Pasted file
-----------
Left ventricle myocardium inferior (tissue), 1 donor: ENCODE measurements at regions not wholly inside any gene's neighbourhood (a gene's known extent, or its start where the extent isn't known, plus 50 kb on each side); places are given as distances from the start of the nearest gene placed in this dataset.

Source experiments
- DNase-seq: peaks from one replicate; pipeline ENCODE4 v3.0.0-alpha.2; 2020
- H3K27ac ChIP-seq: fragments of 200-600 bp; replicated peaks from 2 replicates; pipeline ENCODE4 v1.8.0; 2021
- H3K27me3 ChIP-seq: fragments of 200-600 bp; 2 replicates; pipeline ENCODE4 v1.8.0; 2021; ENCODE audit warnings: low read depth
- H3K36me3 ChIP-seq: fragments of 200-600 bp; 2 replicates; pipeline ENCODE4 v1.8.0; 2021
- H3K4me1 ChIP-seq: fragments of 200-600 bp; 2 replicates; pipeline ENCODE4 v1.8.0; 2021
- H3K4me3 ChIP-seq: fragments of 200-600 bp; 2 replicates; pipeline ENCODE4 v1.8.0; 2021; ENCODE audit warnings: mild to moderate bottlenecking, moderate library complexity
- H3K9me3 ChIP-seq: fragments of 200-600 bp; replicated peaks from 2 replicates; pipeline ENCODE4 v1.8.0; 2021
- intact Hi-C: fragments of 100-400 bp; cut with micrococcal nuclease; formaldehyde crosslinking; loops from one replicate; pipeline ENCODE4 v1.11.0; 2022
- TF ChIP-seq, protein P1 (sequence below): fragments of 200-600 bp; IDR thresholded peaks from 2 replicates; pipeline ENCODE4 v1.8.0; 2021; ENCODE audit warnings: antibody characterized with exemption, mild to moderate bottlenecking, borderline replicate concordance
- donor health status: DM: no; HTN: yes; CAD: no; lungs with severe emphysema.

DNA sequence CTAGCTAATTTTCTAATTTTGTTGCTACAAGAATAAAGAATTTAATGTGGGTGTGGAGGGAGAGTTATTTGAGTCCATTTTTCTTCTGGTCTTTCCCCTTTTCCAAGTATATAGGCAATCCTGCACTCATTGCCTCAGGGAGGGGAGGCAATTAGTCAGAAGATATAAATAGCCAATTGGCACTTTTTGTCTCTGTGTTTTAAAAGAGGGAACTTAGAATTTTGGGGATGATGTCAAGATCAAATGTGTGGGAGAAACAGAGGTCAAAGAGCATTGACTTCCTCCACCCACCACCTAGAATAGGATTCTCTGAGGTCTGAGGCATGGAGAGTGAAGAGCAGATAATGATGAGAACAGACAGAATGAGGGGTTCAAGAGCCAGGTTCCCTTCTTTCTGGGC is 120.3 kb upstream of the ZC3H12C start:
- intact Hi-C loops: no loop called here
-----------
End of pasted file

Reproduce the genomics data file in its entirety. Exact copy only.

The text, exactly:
Left ventricle myocardium inferior (tissue), 1 donor: ENCODE measurements at regions not wholly inside any gene's neighbourhood (a gene's known extent, or its start where the extent isn't known, plus 50 kb on each side); places are given as distances from the start of the nearest gene placed in this dataset.

Source experiments
- DNase-seq: peaks from one replicate; pipeline ENCODE4 v3.0.0-alpha.2; 2020
- H3K27ac ChIP-seq: fragments of 200-600 bp; replicated peaks from 2 replicates; pipeline ENCODE4 v1.8.0; 2021
- H3K27me3 ChIP-seq: fragments of 200-600 bp; 2 replicates; pipeline ENCODE4 v1.8.0; 2021; ENCODE audit warnings: low read depth
- H3K36me3 ChIP-seq: fragments of 200-600 bp; 2 replicates; pipeline ENCODE4 v1.8.0; 2021
- H3K4me1 ChIP-seq: fragments of 200-600 bp; 2 replicates; pipeline ENCODE4 v1.8.0; 2021
- H3K4me3 ChIP-seq: fragments of 200-600 bp; 2 replicates; pipeline ENCODE4 v1.8.0; 2021; ENCODE audit warnings: mild to moderate bottlenecking, moderate library complexity
- H3K9me3 ChIP-seq: fragments of 200-600 bp; replicated peaks from 2 replicates; pipeline ENCODE4 v1.8.0; 2021
- intact Hi-C: fragments of 100-400 bp; cut with micrococcal nuclease; formaldehyde crosslinking; loops from one replicate; pipeline ENCODE4 v1.11.0; 2022
- TF ChIP-seq, protein P1 (sequence below): fragments of 200-600 bp; IDR thresholded peaks from 2 replicates; pipeline ENCODE4 v1.8.0; 2021; ENCODE audit warnings: antibody characterized with exemption, mild to moderate bottlenecking, borderline replicate concordance
- donor health status: DM: no; HTN: yes; CAD: no; lungs with severe emphysema.

DNA sequence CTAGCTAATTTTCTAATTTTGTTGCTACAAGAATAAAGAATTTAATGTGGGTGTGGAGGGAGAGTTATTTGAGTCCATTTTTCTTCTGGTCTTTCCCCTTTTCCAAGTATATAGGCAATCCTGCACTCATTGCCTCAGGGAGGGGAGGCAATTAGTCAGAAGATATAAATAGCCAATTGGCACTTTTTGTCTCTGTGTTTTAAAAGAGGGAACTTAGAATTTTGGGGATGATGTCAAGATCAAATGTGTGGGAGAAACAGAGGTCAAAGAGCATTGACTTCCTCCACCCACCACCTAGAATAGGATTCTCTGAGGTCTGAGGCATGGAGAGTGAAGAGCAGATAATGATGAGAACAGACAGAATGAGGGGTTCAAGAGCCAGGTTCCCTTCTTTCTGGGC is 120.3 kb upstream of the ZC3H12C start:
- intact Hi-C loops: no loop called here